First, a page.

[root@alt ~]# ssh-copy-id
/usr/bin/ssh-copy-id: INFO: Source of key(s) to be installed: "/root/.ssh/"
The authenticity of host ' (' can't be established.
ECDSA key fingerprint is SHA256:R+KfXlPf2mvWLCYs89sobGJZ/1IUsHvO9fne4/4EvJ0.
ECDSA key fingerprint is MD5:9d:bd:7d:d2:66:6d:cd:8b:d2:ba:dc:d5:bc:6a:02:71.
Are you sure you want to continue connecting (yes/no)? yes
/usr/bin/ssh-copy-id: INFO: attempting to log in with the new key(s), to filter out any that are already installed
/usr/bin/ssh-copy-id: INFO: 1 key(s) remain to be installed -- if you are prompted now it is to install the new keys's password:
Number of key(s) added: 1
Now try logging into the machine, with: "ssh ''"
and check to make sure that only the key(s) you wanted were added.
[root@alt ~]#

To ensure that lsyncd can utilize the SSH keys we created, we need to modify the SSH config file on the master to add a few snippets of information.

root@alt [~]# vim ~/.ssh/config

Edit the config file using vim, and add the following info.

Host dest_host
 User root
 IdentityFile ~/.ssh/id_rsa

As you can see, we created an entry that specifies the destination host, giving it a name (in this case, dest_host), the IP associated with the hostname (, the user we’ll authenticate as (we are using root), and the location of the SSH private key on the master host (~/.ssh/id_rsa).

Configure Lsyncd on Master

Next, we need to modify the Lsyncd configuration file. We will need to specify the following settings:

  • General log file location
  • Status log file location
  • Frequency to write status file

We also need to define the following specific settings to sync the data:

  • Method of synchronization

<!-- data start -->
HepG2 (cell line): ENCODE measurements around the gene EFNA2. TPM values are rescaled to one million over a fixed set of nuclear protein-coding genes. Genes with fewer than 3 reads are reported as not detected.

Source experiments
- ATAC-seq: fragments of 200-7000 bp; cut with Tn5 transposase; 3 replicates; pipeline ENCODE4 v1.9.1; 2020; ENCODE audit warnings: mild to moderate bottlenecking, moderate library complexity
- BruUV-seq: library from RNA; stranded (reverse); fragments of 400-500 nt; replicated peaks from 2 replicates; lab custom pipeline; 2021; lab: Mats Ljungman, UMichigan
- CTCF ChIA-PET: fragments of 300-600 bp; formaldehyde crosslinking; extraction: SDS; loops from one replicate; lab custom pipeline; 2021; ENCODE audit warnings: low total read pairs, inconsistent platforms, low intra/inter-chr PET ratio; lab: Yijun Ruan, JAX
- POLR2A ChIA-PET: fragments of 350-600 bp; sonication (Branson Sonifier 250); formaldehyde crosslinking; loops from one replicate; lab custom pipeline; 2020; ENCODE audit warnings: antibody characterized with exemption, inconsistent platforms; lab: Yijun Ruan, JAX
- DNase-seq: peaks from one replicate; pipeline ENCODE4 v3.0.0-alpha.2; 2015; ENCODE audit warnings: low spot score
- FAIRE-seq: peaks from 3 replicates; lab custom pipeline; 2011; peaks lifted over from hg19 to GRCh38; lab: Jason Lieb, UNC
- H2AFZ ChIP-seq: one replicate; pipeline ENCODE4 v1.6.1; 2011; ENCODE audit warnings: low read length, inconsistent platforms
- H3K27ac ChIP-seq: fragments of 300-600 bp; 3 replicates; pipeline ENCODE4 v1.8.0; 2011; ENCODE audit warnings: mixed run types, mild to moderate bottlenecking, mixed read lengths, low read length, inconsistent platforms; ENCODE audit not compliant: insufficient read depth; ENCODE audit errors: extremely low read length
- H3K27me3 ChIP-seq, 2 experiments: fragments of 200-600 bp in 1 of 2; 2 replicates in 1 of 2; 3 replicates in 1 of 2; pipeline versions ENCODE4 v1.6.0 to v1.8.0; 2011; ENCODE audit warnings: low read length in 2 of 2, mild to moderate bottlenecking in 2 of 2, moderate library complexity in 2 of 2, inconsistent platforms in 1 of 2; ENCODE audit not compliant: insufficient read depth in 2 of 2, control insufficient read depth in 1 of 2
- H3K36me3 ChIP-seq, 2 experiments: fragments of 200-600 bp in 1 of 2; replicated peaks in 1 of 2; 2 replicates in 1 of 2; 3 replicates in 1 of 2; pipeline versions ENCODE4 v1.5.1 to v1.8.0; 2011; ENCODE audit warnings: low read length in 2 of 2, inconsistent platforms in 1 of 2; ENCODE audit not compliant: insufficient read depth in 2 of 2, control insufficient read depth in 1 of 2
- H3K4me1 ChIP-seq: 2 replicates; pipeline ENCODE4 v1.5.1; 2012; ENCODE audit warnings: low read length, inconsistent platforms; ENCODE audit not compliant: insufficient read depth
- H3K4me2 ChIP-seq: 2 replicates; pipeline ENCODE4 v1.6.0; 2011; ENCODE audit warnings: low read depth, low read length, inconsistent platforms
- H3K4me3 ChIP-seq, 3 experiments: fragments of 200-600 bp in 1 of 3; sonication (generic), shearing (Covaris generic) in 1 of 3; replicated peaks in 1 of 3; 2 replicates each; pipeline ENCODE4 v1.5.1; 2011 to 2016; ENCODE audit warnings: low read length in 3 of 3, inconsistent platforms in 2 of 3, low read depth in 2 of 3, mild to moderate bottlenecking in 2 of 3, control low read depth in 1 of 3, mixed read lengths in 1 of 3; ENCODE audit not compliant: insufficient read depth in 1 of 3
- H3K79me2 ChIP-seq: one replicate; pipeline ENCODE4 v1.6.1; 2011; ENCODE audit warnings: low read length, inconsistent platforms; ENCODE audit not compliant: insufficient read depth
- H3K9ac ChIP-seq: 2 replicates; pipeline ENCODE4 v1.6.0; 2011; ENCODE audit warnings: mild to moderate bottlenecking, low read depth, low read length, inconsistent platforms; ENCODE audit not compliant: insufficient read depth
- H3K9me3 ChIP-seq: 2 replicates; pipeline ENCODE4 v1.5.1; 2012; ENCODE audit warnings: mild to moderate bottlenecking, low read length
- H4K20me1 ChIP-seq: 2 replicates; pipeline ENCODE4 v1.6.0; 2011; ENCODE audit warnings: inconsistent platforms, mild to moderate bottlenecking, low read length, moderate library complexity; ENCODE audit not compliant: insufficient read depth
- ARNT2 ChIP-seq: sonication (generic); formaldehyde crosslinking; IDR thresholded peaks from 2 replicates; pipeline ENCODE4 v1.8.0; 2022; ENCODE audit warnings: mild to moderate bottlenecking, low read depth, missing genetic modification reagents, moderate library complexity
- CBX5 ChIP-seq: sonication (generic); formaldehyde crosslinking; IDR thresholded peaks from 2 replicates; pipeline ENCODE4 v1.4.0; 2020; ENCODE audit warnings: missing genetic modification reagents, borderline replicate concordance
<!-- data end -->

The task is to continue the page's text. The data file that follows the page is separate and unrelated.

• Source folder for files we want to sync (we are using /var/www/html)
  • Destination host (/var/www/html)
  • The target folder for files we want to sync

To begin, edit the config file using the vim command.

root@alt [~]# vim /etc/lsyncd.conf

From there, we modify the configs to match the parameters noted above.
Things to keep in mind:

  • We are using the defaults for most of these settings. We have also increased the statusInterval option to write more frequently. The default is 10 seconds, but we have chosen 1 second.
  • The “host= option” should specify the name we gave the host above when editing our SSH config file. In this case, it is dest_host.
  • The configuration file is written in Lua. Be mindful of spacing and the “” character(s). That formatting is needed and serves a purpose.
settings {
logfile = "/var/log/lsyncd/lsyncd.log",
statusFile = "/var/log/lsyncd/lsyncd-status.log",
statusInterval = 10

-- Slave server configuration

sync {

rsync = {
compress = true,
acls = true,
verbose = true,
owner = true,
group = true,
perms = true,
rsh = "/usr/bin/ssh -p 22 -o StrictHostKeyChecking=no"

Now that we have Lsyncd installed, configured, and our SSH keys in place, (to allow for user-free authentication), run the following commands to  start and enable the service.

[root@alt lsyncd]# systemctl start lsyncd
[root@alt lsyncd]# systemctl enable lsyncd
Created symlink from /etc/systemd/system/ to /usr/lib/systemd/system/lsyncd.service.
[root@alt lsyncd]#

Now that Lsyncd is running, we can verify that it is monitoring the folder for any changes in the status log.

root@alt [~]# cd /var/log/lsyncd
[root@alt lsyncd]# tail lsyncd.status
Lsyncd status report at Thu Feb 6 10:07:37 2020

Sync1 source=/var/www/html/
There are 0 delays

Inotify watching 1 directories
  1: /var/www/html/

We will note in the log that the files are being syncing from the master to the slave server. Prior to initializing the lsyncd service, these were the contents of the /var/www/html folder on each server:

[root@alt ~]# cd /var/www/html
[root@alt html]# ll
total 20
drwxr-xr-x 2 root root 4096 Feb 6 09:45 .
drwxr-xr-x 4 root root 4096 Feb 1 03:20 ..
-rw-r--r-- 1 root root 420 Feb 6 09:45 index.html
-rw-r--r-- 1 root root 7528 Feb 6 09:45 styles.css
[root@alt html]#

[root@opt ~]# cd /var/www/html
[root@opt html]# ll
total 0
[root@opt html]#

After a few moments, the Lsyncd service will pick up the changes in the alt folder and compare it to the destination folder on opt. If changes are noted, it will push over those file modifications to the slave node. We can review the primary Lsyncd log to verify that the transfer has occurred, and what files were transferred across.

[root@alt ~]# cd /var/log/lsyncd
[root@alt lsyncd]# cat lsyncd.log

Tue Feb 11 08:07:28 2020 Normal: Rsyncing list
Tue Feb 11 08:07:28 2020 Normal: Finished (list): 0
[root@alt lsyncd]#

In reviewing the folder on our slave node, we can see the transferred files are now in the destination directory.

[root@opt ~]# hostname